Kansas City Chiefs: A Formidable Foe For Feeble Oakland Raiders
By Sam McPherson
Back in mid-October, the Oakland Raiders traveled to Kansas City to face the long-time, division-rival Chiefs, and it was a rough day for the Silver and Black as they lost by 17 points.
Perhaps that kind of score differential this Sunday, when the rematch occurs at the Oakland Coliseum, will reflect accurately the kind of season it’s been for both teams.
The Chiefs now are 10-3, and with one more win, they will clinch a playoff spot in the AFC postseason. Depending on how other teams finish, Kansas City could still win the AFC West division, but they need help. The Raiders (4-9) can help the Chiefs, in multiple ways, in the final three games of the season: Kansas City needs to beat Oakland and then hope the Silver and Black beat the Denver Broncos in Week 17, amongst other happenings.
Kansas City has undergone a remarkable turnaround from last year’s 2-14 finish: they began this season 9-0, and after blasting the Washington Redskins last week, they are one win away from the postseason. The Chiefs have a chance to improve their win total by 11 victories if the team wins out, unheard of in NFL history: only the 1999 Indianapolis Colts and the 2008 Miami Dolphins both won 10 more games than they had the previous season.
Head Coach Andy Reid deserves a lot of credit for this turnaround, both in personnel decisions and in maximizing what talent was on the roster. And perhaps that all starts, on offense, with running back Jamaal Charles. He’s averaged 4.9 yards per carry on his way to 1,162 yards this season, with 10 rushing touchdowns. Throw in his 57 receptions and three more touchdowns through the air, and Charles is “The Man” for Kansas City.
His career YPC number (5.6) is second-best in NFL history, trailing only Cleveland Browns great Marion Motley (5.7) amongst running backs. That’s a Hall of Famer in the making right there, and the Oakland defense – ranked 12th against the run this season – will have to stop him if they want to win the game.
At quarterback, the Chiefs have the ultimate “game manager” at the helm: former San Francisco 49er and number one overall pick Alex Smith. He’s actually having kind of a down year, completing only 59.8 percent of his throws this season, but Smith has thrown 18 TDs and only turned the ball over seven times in 13 games (six interceptions and one fumble). He doesn’t have to win the games for the Chiefs as much as he has to not lose them, and for the most part, Smith has done well this year with that responsibility.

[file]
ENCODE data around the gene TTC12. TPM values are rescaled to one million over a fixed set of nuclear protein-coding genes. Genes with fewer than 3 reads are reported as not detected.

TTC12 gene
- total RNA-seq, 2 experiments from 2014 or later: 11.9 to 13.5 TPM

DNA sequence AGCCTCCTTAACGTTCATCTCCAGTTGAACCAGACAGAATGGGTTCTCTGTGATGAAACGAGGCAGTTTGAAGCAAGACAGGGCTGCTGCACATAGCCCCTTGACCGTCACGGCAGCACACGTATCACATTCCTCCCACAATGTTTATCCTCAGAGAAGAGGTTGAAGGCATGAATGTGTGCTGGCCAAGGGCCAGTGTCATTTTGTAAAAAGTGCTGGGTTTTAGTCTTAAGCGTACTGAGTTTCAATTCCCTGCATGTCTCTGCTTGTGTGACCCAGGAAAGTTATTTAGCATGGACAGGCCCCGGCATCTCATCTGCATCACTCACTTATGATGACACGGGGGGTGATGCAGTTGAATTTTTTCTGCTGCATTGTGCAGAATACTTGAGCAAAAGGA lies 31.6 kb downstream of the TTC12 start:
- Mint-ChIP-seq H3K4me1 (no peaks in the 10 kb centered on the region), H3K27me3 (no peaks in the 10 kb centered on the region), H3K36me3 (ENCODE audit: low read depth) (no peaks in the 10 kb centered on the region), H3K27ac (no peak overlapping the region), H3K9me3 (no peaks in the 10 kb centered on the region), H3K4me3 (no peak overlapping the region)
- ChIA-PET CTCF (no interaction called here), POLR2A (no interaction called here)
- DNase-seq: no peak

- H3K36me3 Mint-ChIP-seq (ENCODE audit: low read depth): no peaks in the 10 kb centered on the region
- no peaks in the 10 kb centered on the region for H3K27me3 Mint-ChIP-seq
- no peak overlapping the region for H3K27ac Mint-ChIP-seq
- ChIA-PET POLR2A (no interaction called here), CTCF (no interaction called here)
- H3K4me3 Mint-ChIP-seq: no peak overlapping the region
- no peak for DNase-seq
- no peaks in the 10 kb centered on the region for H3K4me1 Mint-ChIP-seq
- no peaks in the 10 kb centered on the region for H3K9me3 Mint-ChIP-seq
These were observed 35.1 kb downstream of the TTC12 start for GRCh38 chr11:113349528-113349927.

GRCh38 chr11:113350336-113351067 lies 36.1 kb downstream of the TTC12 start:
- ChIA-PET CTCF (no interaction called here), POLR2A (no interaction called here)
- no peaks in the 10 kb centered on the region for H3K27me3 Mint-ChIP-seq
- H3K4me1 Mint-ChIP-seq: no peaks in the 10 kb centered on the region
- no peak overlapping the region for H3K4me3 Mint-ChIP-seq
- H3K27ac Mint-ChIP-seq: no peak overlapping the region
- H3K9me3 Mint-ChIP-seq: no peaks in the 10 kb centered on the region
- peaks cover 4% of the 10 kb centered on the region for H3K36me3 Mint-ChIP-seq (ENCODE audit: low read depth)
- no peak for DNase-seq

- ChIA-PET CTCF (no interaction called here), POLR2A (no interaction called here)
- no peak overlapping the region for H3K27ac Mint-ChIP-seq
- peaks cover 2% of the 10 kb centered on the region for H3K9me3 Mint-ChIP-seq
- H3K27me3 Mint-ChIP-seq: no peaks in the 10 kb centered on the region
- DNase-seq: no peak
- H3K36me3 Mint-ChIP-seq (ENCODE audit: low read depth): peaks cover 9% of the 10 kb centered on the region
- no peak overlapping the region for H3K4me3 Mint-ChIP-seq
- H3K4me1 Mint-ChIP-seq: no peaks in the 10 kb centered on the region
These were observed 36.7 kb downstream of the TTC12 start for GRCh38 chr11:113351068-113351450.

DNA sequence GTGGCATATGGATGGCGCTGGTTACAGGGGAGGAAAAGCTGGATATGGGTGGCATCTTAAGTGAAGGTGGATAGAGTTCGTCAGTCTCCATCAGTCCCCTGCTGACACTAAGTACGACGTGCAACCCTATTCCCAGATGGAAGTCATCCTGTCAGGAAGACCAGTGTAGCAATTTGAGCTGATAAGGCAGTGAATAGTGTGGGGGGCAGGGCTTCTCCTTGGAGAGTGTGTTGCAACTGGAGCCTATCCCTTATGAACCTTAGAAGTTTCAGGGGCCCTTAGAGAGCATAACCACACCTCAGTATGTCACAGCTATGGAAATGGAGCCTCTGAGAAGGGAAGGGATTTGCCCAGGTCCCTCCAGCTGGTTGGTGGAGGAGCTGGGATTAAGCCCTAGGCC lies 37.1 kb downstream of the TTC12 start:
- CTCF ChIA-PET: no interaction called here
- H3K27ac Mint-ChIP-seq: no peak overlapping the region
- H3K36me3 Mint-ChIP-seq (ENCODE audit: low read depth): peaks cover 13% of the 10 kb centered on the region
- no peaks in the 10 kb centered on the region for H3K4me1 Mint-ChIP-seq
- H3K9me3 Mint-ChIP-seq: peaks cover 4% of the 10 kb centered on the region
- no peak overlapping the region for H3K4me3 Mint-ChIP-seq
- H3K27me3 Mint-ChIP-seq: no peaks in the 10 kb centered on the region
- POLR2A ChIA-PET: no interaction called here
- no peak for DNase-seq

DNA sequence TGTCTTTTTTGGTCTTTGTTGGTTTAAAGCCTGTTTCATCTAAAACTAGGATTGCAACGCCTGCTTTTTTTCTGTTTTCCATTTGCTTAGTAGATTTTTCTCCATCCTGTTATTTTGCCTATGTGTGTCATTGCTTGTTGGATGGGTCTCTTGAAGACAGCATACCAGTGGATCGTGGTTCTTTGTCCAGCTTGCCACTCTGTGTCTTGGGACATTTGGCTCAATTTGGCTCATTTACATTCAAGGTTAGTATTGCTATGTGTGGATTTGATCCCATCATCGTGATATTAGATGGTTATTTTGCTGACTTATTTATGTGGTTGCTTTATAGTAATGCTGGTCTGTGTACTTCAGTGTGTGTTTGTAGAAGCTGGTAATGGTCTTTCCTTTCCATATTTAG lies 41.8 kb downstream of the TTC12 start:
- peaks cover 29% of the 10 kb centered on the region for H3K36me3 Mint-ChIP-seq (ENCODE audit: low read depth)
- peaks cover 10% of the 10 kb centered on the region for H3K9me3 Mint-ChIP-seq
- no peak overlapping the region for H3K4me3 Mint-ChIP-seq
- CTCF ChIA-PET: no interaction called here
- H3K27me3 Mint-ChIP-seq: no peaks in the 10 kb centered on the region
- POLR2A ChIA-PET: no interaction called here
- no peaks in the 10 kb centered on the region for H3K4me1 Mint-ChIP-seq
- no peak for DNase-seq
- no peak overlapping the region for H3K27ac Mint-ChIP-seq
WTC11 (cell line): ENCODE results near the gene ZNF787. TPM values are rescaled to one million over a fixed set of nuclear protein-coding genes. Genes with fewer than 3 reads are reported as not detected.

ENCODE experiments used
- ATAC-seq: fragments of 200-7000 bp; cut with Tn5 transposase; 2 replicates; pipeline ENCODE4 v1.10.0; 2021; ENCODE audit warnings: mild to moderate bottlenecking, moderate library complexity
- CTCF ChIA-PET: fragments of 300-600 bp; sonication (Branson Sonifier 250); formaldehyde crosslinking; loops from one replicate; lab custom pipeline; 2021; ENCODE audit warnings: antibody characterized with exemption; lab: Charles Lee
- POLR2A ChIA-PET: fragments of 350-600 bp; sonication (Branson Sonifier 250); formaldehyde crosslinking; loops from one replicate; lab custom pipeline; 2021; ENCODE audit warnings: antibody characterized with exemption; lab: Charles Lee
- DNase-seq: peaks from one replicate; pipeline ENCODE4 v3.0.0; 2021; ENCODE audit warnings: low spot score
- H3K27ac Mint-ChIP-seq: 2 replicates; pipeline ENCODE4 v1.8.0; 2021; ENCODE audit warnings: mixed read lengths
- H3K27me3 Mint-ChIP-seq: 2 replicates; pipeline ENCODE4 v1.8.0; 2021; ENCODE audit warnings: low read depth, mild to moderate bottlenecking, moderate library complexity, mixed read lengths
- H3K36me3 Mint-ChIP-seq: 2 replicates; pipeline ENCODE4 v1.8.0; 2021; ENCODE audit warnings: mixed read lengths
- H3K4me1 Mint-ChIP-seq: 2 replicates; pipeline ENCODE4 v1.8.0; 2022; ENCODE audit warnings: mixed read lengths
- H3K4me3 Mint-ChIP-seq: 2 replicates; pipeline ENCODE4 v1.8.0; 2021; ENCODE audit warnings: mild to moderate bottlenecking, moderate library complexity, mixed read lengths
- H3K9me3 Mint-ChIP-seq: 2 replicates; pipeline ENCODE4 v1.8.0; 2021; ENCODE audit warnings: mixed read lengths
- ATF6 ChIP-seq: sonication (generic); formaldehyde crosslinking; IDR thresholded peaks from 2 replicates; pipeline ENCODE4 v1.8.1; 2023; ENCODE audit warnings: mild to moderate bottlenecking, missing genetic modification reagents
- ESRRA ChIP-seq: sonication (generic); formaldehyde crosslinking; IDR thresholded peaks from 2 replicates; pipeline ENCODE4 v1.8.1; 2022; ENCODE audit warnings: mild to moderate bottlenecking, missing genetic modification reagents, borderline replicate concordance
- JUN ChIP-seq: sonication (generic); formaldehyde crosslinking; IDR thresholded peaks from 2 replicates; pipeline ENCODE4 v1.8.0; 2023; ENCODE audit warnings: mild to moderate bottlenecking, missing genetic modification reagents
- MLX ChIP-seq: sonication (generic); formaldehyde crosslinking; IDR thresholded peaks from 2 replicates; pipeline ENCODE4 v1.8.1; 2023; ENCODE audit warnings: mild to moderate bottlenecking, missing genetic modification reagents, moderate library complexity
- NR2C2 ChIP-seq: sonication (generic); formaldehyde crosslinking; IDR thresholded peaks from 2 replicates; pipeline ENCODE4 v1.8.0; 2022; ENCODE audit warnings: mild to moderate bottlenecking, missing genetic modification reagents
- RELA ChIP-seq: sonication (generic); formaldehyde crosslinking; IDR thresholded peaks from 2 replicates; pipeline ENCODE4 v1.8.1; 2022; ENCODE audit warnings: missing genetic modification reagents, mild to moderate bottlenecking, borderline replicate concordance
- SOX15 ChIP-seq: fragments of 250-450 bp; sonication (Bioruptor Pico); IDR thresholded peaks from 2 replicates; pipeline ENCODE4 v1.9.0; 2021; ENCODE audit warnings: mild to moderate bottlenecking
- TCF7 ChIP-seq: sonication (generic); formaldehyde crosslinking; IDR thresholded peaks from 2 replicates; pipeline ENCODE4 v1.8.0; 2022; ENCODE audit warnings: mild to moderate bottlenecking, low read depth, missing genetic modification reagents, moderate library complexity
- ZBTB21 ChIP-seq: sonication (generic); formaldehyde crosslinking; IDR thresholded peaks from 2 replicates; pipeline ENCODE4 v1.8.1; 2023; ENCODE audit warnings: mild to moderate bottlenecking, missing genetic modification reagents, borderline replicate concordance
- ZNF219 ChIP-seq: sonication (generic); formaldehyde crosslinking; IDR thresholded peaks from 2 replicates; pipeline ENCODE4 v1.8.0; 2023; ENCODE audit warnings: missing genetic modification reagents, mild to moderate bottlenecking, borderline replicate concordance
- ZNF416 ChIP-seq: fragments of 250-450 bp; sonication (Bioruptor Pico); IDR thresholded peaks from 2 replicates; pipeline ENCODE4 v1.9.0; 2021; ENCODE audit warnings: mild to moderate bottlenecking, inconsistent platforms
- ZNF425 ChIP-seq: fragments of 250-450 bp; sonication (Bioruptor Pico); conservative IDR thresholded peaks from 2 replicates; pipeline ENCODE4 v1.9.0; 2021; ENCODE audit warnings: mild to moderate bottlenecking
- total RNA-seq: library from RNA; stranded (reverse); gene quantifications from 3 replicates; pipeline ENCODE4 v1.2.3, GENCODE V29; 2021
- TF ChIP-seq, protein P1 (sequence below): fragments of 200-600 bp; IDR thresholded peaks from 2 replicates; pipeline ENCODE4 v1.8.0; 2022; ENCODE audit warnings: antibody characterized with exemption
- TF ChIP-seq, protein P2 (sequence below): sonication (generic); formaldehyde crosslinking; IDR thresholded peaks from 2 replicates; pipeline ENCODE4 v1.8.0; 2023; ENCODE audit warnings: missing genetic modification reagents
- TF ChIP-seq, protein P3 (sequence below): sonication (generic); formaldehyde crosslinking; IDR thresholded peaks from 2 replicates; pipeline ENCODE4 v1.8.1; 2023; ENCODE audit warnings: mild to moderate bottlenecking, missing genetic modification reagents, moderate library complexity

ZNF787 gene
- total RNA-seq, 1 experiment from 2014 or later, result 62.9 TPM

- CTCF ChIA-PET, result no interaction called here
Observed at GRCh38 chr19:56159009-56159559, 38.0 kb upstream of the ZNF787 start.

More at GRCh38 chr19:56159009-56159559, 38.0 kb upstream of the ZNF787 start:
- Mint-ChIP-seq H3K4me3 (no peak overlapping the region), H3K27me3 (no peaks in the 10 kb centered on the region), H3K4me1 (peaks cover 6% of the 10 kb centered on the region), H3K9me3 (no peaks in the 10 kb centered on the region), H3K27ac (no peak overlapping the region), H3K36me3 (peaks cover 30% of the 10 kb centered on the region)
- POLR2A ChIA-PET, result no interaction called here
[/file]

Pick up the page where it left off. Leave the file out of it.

The QB also has run for 367 yards this year on 66 attempts, for a healthy 5.6-yard average, so the Raiders have to watch out for that possibility if Smith has nowhere to throw the ball.
Charles actually leads the team in receptions, but wide receivers Derrick Bowe and Donnie Avery have the ability to tie up a secondary. Bowe (49 catches, 602 yards, five touchdowns) and Avery (35 receptions, 531 yards) are different talents, Bowe becoming more a possession receiver at this point in his career while Avery stretches defenses with his speed. And if that’s not enough to worry about with Charles coming out of the backfield, the Chiefs also have scatback Dexter McCluster: he’s caught 46 passes this year, too.
That’s a lot of offensive weapons for Kansas City, and the Oakland defense will have its hands full.
The Chiefs’ defense is only ranked 20th overall, but that’s a misleading number since Kansas City has scored a lot of defensive touchdowns this year. Linebacker Derrick Johnson leads the team with 96 tackles, and safety Eric Berry (64 tackles) is one of the NFL’s best defenders.
The Chiefs have some injuries on defense suffered in the last month, as well, with sack leaders Justin Houston and Tamba Hali going down (each has registered 11 sacks this year), and they’ve played high-scoring Denver twice which is one of the reasons for that inflated defensive ranking.
Despite ranking 20th in yardage given up, Kansas City is just fourth in points allowed (224). That’s where the AFC-leading 28 takeaways on defense helps the Chiefs win ballgames, and they lead the NFL with six defensive TDs in 2013.
The Raiders will have to play a perfect game at home in front of their O.co fans to beat a team this good, and they probably are very aware of this reality as they prepare to face Kansas City one last time this season.
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Sam McPherson is a freelance writer covering all things Oakland A’s. His work can be found on Examiner.com.